Mahsa Alimardani

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Mahsa Alimardani is an Iranian-Canadian Internet researcher. Her focus is on the intersection of technology and human rights, especially as it pertains to freedom of expression and access to information inside Iran. She holds a Honours Bachelor of Arts and Science in Political Science from the University of Toronto, and is completing her Masters degree in New Media and Digital Culture at the University of Amsterdam.

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Latest posts by Mahsa Alimardani

22 August 2014

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Iranian Minister Says Government ‘Never Promised’ to End Web Censorship

ICT Minister Vaezi's words contradict President Hassan Rouhani's pledge to lift bans on popular social media sites like Facebook and Twitter.

16 August 2014

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Iran Vows to Block All “Unlicensed” Websites

On the day to recognize journalists, Iran's Ministry of Culture and Islamic Guidance announced that all news websites must henceforth obtain a state license -- or face automatic censorship.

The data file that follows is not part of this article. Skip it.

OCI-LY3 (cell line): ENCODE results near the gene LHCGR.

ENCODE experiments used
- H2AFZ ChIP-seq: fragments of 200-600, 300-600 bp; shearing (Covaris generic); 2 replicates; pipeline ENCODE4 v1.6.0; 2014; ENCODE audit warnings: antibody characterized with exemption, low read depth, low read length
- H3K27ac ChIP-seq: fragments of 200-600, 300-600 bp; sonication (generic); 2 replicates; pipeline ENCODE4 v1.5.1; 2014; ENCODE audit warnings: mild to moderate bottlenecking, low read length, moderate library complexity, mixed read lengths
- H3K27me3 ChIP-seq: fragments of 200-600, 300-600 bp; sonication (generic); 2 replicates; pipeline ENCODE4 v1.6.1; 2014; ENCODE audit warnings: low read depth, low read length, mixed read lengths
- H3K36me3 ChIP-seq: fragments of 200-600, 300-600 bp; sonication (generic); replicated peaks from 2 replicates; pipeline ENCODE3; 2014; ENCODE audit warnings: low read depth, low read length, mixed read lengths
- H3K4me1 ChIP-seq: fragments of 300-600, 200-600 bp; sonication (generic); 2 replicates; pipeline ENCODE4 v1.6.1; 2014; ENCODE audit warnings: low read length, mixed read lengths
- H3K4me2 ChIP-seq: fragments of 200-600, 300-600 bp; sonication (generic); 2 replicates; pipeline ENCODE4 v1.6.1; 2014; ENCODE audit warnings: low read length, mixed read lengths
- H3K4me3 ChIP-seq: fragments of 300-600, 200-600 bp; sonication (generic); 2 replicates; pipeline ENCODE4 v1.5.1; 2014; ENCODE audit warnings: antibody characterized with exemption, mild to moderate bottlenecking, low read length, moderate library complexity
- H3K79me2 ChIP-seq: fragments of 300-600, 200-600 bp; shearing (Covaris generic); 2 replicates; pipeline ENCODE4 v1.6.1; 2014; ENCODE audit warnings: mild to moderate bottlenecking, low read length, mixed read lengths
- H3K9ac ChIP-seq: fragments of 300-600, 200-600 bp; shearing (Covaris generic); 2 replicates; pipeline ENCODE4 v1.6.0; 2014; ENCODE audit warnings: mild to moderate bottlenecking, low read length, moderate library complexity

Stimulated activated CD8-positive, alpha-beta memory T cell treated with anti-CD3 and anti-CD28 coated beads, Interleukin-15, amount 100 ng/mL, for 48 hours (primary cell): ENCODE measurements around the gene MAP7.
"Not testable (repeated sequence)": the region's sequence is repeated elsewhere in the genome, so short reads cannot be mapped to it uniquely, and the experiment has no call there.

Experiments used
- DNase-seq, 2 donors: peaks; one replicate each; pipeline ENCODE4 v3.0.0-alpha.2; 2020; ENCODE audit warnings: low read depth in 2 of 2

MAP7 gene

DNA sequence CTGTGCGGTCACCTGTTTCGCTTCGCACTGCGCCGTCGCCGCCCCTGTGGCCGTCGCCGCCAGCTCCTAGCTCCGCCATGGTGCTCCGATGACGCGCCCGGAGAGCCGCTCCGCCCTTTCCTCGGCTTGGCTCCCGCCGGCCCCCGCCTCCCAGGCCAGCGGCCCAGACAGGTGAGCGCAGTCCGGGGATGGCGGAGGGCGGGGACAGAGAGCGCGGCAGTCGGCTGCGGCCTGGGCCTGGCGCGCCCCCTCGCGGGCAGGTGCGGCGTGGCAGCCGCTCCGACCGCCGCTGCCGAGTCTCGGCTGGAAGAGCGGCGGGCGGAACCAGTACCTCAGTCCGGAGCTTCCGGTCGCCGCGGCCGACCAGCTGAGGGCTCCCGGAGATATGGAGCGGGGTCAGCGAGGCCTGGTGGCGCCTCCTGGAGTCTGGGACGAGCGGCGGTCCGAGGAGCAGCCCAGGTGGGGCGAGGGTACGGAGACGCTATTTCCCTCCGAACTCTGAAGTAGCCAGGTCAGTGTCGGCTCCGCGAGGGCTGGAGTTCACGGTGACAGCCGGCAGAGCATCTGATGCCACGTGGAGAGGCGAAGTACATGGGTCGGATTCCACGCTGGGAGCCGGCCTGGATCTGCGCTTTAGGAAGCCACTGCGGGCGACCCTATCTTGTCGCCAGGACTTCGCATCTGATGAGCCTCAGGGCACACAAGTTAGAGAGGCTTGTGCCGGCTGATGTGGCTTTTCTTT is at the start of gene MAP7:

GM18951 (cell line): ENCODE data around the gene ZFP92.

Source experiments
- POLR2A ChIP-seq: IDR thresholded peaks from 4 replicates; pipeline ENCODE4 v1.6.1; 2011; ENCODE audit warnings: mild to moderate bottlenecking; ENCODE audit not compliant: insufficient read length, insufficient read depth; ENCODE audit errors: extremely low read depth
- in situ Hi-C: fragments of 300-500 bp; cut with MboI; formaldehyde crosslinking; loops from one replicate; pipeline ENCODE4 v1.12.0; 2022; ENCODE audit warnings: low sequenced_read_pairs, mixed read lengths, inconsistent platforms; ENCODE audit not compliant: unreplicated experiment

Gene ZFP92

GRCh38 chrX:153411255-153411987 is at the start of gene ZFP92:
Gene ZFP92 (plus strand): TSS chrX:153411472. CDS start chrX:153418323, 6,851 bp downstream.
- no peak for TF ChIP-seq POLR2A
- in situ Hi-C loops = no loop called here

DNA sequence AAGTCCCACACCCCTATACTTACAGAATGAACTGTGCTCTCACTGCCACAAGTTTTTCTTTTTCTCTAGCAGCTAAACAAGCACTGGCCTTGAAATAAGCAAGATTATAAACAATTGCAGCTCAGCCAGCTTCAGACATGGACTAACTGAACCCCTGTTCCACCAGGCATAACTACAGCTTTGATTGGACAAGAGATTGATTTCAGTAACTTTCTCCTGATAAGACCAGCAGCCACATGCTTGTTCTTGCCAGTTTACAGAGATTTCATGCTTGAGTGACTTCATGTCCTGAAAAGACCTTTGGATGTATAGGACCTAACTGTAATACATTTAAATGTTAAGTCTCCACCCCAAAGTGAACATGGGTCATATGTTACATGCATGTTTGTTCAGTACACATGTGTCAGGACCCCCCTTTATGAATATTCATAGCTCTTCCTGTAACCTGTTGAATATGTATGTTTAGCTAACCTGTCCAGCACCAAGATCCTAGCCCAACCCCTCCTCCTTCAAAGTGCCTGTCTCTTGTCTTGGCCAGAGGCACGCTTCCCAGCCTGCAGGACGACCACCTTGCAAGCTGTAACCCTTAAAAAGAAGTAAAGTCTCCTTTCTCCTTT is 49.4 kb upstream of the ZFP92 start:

12 August 2014

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Iran's Internet Users Outsmart Government in Cat-and-Mouse Censorship Game

The Iranian government periodically releases new filtering rules intended to block Tor traffic, to which the Tor community typically responds with a same-day antidote for the block.

21 July 2014

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Fear, Love and Iran's Favorite Internet Enemy (it's Facebook)

On July 13, eight young Iranians were dealt long prison sentences for their activities on Facebook. Activists both in and outside the country know little more about the case.

19 June 2014

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Iran's Internet Under Hassan Rouhani: Hope and Disillusionment as Narenji Bloggers Face Prison Sentence

What explains the recent moves to tighten controls within Iran’s cyberspace alongside Rouhani’s liberal Internet ethos? Mahsa Alimardani and Fred Petrossian explain in this exclusive #longread for GVA.

17 March 2014

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The Iran Expert May Not Exist, But the Persian Blogosphere Does

Understanding the Internet in Iran isn’t easy. A new study illuminates trends in the Persian blogosphere since 2008, providing a helpful tool in understanding broader social shifts both on and offline.

11 February 2014

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Iran on the Day to End Mass Surveillance

On the "Day We Fight Back", one digital rights group urges the world not to forget that pervasive surveillance has long been part of everyday life in Iran.